*This is an Annual Lecture presented at the Mr Hans van Mierlo Stichting, Amsterdam, 10th December 2015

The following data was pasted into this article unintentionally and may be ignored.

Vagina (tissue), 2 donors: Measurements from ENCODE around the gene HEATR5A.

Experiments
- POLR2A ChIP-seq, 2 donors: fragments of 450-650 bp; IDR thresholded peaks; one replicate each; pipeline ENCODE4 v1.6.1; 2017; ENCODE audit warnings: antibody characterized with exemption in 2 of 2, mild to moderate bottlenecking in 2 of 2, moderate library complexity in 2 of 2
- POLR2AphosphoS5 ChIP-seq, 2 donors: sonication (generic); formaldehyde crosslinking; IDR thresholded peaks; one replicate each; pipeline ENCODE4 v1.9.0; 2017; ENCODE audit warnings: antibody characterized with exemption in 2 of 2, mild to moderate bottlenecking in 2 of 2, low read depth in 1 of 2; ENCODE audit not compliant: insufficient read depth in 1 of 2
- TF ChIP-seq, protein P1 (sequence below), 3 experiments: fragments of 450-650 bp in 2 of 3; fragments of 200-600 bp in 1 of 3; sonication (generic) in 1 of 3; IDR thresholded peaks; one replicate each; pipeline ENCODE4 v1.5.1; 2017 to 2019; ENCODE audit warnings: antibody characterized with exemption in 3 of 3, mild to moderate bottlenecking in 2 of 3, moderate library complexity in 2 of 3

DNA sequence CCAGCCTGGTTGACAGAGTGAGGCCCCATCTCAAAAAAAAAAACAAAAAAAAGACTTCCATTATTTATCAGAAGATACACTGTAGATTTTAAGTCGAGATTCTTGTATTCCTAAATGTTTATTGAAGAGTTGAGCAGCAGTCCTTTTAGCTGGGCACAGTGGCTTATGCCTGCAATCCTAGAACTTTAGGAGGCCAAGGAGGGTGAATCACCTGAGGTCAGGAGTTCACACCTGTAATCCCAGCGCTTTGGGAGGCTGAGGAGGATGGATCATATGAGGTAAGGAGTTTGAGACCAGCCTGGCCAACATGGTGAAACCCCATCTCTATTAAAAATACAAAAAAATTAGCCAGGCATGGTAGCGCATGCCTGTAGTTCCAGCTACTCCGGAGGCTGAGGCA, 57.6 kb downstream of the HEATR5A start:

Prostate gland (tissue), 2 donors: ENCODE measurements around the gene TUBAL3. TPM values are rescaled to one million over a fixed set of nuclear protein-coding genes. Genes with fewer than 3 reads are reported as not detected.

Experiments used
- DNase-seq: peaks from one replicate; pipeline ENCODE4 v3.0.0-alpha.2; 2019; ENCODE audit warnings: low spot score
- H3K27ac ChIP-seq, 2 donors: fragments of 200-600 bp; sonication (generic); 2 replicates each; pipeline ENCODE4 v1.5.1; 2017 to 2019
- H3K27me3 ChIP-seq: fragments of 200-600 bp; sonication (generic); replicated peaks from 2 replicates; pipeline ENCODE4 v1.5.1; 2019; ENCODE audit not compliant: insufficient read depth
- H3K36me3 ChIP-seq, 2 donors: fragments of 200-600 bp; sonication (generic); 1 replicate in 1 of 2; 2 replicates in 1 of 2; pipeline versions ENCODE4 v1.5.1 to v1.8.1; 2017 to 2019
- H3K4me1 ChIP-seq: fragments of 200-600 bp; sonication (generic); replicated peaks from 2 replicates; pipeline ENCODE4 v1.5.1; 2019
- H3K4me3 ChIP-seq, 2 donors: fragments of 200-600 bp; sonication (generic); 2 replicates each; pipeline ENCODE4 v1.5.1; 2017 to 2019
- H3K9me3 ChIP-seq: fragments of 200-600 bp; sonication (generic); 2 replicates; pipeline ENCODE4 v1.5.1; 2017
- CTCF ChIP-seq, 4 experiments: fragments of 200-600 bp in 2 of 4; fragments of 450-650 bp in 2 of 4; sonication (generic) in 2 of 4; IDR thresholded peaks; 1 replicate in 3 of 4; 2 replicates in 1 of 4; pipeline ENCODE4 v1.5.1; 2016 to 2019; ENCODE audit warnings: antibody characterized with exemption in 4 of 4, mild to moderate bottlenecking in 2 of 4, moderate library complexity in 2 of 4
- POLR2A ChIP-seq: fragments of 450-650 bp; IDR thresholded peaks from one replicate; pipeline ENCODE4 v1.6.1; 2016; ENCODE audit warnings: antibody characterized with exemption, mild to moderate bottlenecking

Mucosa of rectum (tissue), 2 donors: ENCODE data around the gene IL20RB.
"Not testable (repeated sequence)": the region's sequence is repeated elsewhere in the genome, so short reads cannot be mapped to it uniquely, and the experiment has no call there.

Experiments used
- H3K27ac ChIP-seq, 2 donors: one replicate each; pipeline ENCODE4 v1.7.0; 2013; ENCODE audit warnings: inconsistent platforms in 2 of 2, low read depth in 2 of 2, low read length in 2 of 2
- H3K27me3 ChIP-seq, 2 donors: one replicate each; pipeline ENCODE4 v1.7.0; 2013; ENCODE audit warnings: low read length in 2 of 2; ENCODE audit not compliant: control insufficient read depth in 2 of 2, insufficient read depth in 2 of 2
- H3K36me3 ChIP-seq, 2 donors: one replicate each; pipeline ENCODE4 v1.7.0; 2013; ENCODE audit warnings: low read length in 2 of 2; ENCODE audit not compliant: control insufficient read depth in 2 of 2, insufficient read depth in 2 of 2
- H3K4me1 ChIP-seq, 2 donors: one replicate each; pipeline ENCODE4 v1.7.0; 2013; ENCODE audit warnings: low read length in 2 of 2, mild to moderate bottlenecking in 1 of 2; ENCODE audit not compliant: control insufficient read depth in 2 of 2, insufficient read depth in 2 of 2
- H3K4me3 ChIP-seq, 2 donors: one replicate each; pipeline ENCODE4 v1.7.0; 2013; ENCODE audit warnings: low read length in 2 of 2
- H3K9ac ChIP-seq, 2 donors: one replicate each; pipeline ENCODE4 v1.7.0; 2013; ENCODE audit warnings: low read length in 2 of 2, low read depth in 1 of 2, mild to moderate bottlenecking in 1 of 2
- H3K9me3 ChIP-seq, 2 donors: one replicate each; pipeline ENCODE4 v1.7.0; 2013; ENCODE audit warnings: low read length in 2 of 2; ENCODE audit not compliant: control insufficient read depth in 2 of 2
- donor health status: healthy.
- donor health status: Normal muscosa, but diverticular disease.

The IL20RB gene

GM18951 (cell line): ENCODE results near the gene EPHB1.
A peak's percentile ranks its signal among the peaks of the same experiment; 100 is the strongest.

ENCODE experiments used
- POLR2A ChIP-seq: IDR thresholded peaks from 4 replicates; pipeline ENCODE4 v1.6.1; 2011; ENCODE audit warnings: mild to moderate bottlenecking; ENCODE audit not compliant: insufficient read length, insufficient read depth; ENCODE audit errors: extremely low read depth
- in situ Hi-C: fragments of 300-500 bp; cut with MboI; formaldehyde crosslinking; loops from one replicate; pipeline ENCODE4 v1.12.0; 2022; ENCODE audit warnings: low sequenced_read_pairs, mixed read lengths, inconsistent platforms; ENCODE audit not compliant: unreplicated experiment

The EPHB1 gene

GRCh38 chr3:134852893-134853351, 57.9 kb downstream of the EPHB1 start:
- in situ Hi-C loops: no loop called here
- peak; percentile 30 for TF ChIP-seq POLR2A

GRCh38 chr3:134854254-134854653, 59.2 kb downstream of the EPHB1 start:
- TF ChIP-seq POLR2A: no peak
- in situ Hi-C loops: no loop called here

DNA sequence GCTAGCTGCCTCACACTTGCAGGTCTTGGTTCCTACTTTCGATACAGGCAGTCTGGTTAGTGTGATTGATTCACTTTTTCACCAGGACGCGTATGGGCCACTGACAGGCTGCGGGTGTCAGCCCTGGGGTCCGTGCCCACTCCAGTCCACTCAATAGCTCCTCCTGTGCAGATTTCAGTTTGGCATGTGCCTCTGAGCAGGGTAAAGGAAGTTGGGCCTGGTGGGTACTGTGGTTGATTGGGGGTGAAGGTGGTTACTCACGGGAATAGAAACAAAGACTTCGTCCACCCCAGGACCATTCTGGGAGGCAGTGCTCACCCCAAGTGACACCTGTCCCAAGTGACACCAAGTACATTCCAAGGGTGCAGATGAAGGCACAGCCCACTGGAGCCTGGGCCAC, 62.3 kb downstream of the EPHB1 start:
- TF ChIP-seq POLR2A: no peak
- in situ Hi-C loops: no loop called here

We live in times gripped by the conviction that periodic ‘free and fair’ elections at the national level are the heart and soul of democracy. The conviction has deep taproots with a remarkable history. In 1945, there were only a dozen representative democracies left on our planet. Since that time, in nearly 90 countries, national elections have come to be seen widely as the best way of forming good governments, sometimes even as a ‘timeless’ and non-negotiable feature of the good political life. Article 21 of The Universal Declaration of Human Rights, adopted in December 1948, famously set the standard. After noting that every person ‘has the right to take part in the government of his [sic] country, directly or through freely chosen representatives’, the article states the core principle of self-government: ‘The will of the people shall be the basis of the authority of government; this will shall be expressed in periodic and genuine elections which shall be by universal and equal suffrage and shall be held by secret vote or by equivalent free voting procedures’.